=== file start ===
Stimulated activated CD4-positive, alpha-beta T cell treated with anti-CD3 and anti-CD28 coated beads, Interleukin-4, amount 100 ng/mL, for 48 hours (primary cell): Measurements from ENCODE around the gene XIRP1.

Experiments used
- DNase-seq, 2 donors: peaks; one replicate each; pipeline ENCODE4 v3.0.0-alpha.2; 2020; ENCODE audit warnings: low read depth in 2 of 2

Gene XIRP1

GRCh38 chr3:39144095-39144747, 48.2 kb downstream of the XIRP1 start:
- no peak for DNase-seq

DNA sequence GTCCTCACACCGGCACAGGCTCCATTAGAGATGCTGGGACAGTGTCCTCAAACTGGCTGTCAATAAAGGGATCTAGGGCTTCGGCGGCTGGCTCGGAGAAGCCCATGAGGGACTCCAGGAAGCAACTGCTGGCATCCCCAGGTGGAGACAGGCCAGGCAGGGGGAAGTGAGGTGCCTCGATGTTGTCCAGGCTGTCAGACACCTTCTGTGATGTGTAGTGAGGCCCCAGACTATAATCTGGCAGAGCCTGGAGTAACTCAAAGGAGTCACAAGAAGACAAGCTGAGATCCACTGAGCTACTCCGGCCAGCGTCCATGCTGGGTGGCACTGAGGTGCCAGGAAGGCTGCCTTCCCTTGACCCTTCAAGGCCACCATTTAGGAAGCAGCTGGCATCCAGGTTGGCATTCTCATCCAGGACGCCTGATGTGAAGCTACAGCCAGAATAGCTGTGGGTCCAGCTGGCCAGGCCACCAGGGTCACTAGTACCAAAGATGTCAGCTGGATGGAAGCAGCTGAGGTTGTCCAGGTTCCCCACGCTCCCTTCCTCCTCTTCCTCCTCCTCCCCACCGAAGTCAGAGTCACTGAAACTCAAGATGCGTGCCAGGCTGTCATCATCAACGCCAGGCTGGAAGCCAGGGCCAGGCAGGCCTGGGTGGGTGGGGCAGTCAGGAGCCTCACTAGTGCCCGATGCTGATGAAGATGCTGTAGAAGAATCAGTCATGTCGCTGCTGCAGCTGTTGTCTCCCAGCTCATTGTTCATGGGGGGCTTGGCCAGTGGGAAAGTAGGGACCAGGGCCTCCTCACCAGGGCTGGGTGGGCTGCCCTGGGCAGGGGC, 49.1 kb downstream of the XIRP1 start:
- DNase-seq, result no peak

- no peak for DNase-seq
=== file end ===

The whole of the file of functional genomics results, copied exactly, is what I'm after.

Stimulated activated CD4-positive, alpha-beta T cell treated with anti-CD3 and anti-CD28 coated beads, Interleukin-4, amount 100 ng/mL, for 48 hours (primary cell): Measurements from ENCODE around the gene XIRP1.

Experiments used
- DNase-seq, 2 donors: peaks; one replicate each; pipeline ENCODE4 v3.0.0-alpha.2; 2020; ENCODE audit warnings: low read depth in 2 of 2

Gene XIRP1

GRCh38 chr3:39144095-39144747, 48.2 kb downstream of the XIRP1 start:
- no peak for DNase-seq

DNA sequence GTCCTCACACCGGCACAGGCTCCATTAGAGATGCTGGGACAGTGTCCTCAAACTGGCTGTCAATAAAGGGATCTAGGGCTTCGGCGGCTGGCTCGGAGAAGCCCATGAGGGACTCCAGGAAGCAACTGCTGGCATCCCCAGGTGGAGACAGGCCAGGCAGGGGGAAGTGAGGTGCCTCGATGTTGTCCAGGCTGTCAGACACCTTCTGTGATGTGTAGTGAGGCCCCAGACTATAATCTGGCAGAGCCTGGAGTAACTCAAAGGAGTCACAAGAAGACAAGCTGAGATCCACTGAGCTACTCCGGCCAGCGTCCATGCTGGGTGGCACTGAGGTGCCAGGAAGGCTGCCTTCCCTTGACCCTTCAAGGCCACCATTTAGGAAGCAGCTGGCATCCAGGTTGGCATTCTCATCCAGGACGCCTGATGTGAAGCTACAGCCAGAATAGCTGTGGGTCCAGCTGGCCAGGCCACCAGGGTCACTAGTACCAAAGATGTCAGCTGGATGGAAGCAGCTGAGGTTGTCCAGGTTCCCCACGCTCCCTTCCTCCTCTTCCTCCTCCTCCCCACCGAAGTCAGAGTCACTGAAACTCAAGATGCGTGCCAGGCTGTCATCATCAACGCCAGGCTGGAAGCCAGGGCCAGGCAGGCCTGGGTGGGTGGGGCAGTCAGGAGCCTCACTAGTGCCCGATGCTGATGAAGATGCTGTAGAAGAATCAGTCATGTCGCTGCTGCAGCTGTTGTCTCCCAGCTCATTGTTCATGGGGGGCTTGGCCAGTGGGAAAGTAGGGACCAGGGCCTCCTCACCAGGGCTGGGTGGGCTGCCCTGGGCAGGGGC, 49.1 kb downstream of the XIRP1 start:
- DNase-seq, result no peak

- no peak for DNase-seq